The lion’s share of this session was devoted to five enlightening presentations by Lithuania, Estonia, Denmark, Germany and Portugal. These Member States all presented a different, but relevant approach to the adoption of RFNBOs for transport in their national systems. The focus of the presentations ranged from (preliminary) analyses on the uptake of RFNBOs and the needed investments, to an elaboration on the use of GOs, and a detailed description on the use of RFNBOs in the intermediate route. These presentations provided many useful insights on the challenges and successes these Member States had encountered so far. Moreover, the presentations yielded concrete examples on how to approach the adoption of RFNBOs in transport.
Furthermore there was a Q&A and discussion on the policy update by the Commission on the progress of the Delegated Acts concerning RFNBOs. During this discussion, the main focus was on the GHG-calculations and on the implementation of an intermediate route. What stood out were the difficulties that Member States encountered with accounting RFNBOs used as intermediate product. Given the concerns on this topic, it was proposed to establish a task force on intermediate products. Several Member States indicated that they were interested in joining. Therefore, this subject awaits further developments.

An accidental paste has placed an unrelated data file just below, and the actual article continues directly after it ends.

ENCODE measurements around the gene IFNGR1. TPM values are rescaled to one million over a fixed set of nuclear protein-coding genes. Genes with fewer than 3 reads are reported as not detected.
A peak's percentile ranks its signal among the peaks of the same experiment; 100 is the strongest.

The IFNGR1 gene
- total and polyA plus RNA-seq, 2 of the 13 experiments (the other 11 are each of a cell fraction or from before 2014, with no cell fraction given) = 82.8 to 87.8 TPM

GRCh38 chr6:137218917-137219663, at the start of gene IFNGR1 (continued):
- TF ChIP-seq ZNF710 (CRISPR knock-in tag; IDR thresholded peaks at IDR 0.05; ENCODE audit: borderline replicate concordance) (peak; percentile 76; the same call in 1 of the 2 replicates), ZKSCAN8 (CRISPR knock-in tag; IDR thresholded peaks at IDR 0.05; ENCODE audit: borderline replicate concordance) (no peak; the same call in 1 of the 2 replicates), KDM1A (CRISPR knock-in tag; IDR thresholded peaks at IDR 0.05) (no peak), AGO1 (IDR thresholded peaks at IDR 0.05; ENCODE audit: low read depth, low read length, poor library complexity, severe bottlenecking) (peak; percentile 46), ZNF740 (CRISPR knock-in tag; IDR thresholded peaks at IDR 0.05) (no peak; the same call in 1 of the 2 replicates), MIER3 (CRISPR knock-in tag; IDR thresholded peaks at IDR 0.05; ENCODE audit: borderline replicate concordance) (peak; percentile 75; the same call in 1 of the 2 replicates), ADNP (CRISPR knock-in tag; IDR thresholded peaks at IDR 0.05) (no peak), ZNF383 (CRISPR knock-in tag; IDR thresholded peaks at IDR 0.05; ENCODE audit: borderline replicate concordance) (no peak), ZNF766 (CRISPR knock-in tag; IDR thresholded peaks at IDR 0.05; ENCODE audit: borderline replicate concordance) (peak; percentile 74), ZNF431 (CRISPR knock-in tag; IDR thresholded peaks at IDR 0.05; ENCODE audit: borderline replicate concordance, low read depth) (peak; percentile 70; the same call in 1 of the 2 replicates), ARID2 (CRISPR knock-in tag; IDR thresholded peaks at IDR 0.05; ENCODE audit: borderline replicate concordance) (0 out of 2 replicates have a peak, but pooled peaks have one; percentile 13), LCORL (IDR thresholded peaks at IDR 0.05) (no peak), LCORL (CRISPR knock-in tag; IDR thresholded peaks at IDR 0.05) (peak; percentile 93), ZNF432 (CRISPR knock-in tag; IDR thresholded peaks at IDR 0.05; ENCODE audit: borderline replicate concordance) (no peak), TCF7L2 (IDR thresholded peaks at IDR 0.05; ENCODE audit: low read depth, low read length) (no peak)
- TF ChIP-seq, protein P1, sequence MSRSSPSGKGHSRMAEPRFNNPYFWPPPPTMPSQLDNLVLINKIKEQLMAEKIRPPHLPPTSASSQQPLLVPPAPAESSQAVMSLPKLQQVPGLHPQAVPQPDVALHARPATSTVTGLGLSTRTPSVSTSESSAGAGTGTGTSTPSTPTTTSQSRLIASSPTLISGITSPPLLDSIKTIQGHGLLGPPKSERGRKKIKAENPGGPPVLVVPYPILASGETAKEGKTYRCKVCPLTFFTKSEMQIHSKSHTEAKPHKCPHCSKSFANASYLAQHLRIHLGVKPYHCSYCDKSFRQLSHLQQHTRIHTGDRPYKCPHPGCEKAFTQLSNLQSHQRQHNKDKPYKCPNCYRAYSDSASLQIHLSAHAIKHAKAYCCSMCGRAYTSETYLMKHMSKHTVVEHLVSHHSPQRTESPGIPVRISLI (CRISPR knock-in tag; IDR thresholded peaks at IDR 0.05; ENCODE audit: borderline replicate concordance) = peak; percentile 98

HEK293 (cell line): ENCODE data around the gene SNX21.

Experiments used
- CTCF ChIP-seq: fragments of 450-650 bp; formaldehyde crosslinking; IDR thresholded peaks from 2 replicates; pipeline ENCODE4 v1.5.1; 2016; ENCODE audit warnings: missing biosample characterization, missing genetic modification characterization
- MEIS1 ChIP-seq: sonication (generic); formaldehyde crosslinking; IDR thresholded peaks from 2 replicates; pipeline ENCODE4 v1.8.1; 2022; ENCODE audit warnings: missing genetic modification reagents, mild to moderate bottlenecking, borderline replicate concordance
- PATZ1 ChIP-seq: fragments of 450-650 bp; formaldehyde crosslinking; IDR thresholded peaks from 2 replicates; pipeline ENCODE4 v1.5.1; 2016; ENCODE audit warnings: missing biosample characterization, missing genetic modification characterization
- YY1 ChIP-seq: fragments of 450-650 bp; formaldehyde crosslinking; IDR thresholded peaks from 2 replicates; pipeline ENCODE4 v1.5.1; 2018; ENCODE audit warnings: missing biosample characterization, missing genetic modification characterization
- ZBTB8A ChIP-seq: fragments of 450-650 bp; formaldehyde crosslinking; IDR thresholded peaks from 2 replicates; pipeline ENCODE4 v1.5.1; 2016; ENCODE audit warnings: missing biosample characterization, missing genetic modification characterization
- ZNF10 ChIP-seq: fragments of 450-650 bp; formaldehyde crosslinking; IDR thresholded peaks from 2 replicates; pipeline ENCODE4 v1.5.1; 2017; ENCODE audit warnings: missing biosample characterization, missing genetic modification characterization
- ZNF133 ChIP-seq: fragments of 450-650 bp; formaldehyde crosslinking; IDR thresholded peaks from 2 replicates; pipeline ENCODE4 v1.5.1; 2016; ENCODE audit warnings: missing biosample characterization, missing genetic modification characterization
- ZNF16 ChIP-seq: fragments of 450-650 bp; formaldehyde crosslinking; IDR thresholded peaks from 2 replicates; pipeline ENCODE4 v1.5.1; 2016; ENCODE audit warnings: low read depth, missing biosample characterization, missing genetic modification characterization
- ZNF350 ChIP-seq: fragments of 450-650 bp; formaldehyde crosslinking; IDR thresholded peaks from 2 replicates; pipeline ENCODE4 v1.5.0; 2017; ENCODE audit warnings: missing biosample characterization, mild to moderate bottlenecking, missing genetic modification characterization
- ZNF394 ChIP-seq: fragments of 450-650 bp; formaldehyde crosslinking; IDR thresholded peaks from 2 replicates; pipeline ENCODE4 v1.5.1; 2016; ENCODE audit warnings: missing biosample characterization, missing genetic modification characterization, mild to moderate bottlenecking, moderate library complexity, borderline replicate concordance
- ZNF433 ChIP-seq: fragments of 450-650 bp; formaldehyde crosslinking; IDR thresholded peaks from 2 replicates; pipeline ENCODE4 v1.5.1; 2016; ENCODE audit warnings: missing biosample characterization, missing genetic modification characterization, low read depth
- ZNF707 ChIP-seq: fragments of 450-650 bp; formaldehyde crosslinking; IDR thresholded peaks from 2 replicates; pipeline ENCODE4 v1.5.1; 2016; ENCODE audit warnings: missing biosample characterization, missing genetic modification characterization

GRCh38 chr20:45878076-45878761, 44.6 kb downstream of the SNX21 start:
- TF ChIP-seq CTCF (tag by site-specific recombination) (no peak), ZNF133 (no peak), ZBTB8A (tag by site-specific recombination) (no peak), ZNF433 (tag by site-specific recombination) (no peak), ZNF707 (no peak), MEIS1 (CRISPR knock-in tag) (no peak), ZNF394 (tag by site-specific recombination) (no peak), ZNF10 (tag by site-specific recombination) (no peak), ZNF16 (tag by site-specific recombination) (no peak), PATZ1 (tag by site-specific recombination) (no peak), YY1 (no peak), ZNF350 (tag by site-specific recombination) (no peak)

Session 13: Combined Session CT4/CT5: Verification of compliance with the REDII criteria - Final results of the Task Force on supervision by MS
The joint CT4/CT5 session was devoted to the supervision of certification bodies by Member States. During this session, the results of the Task Force on this topic, launched a year ago, were presented. The Task Force concluded that (1) several issues could be resolved via an addendum to the CIR 996/2022 clarifying the role that Member States should play in the registration of voluntary schemes, the appointment of a lead supervisor and establishing basic rules of supervision procedure / guidance to achieve harmonization ; (2) it is important, for supervision in third countries, to address the necessary access of supervisors more explicitly in the regulation ; (3) it should be possible to address tasks to Member States through a group of experts in charge of the coordination that has a formal position to the Member States and the EC; (4) a timeframe is required for the tasks of coordination and their interaction and (5) there is enough to discuss at future CA-RES meetings (the role of biomass fuels, biomethane or RFNBO’s in this framework, etc.). Most priority in time is given to the addendum to the CIR 996/2022 by the attending policy makers. The task force's work is now complete, and it will be up to the existing parties to continue the process on the basis of the priorities and actions defined by the task force.